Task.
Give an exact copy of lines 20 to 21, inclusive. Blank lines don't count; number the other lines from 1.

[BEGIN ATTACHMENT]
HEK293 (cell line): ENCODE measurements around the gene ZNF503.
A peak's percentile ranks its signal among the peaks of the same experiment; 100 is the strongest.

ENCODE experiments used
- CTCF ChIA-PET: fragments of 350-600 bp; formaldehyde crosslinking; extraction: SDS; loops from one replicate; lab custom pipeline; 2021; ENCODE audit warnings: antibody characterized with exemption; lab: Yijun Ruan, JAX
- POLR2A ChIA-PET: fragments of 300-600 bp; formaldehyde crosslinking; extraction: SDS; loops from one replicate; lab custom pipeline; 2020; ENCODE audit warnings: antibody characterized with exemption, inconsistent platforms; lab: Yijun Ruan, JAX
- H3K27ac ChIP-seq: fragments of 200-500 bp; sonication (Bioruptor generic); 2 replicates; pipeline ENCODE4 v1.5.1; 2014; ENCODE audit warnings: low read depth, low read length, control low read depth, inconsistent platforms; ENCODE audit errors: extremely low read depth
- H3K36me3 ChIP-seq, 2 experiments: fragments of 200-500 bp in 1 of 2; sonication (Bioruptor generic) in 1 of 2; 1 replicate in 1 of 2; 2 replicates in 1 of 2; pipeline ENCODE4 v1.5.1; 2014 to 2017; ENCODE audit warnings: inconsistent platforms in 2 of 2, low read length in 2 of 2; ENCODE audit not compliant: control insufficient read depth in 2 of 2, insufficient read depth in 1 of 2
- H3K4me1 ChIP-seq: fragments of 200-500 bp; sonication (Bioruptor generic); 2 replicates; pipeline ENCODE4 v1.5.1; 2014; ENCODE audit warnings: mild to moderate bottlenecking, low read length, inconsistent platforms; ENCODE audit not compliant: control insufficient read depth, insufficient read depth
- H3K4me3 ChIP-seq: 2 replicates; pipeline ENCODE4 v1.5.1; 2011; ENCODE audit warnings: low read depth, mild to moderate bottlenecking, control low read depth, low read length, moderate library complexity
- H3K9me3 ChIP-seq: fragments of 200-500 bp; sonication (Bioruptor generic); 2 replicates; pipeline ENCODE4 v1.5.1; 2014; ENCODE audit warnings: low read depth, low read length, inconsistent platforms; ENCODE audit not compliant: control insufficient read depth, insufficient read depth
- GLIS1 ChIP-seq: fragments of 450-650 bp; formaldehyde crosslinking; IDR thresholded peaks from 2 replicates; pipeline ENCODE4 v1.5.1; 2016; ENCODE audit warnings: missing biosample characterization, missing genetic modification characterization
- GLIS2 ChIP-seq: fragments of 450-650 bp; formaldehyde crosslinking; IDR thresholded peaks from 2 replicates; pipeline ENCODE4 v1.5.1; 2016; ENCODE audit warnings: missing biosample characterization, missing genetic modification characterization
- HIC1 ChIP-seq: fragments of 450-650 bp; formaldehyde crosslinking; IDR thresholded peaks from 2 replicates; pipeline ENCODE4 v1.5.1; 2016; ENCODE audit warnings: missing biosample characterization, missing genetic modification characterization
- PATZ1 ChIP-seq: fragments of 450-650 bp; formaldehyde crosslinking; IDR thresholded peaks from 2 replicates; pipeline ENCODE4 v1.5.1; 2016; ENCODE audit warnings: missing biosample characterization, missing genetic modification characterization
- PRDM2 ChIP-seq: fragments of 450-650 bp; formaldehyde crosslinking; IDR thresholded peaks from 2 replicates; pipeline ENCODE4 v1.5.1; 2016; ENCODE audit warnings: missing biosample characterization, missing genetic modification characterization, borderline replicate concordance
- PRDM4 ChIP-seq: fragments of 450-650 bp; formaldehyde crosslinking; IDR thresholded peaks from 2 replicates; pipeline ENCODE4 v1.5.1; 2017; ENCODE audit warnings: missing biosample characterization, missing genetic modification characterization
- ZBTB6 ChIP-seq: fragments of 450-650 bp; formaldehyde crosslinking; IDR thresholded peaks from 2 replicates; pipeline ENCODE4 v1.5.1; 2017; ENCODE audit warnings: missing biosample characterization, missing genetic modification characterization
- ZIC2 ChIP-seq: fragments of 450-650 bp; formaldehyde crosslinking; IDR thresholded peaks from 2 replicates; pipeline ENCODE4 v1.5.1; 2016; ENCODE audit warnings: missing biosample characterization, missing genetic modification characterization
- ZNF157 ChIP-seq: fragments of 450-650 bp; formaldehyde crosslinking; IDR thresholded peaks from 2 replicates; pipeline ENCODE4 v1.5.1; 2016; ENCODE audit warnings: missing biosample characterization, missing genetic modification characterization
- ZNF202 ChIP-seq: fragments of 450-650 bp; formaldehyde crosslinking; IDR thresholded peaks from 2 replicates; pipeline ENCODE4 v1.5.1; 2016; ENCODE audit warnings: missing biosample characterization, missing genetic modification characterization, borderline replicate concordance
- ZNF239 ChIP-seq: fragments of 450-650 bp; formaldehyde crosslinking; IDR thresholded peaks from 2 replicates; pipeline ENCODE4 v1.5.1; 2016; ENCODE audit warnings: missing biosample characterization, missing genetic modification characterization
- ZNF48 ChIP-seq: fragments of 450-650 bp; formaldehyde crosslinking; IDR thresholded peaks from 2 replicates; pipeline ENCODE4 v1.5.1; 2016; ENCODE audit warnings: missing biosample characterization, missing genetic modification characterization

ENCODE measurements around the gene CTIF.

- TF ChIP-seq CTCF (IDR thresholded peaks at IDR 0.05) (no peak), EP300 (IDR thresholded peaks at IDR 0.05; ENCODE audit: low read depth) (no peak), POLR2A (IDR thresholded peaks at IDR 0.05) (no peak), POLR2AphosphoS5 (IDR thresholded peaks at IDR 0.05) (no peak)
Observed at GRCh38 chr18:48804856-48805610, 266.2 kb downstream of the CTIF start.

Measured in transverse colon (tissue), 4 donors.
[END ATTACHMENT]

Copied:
- ZNF202 ChIP-seq: fragments of 450-650 bp; formaldehyde crosslinking; IDR thresholded peaks from 2 replicates; pipeline ENCODE4 v1.5.1; 2016; ENCODE audit warnings: missing biosample characterization, missing genetic modification characterization, borderline replicate concordance
- ZNF239 ChIP-seq: fragments of 450-650 bp; formaldehyde crosslinking; IDR thresholded peaks from 2 replicates; pipeline ENCODE4 v1.5.1; 2016; ENCODE audit warnings: missing biosample characterization, missing genetic modification characterization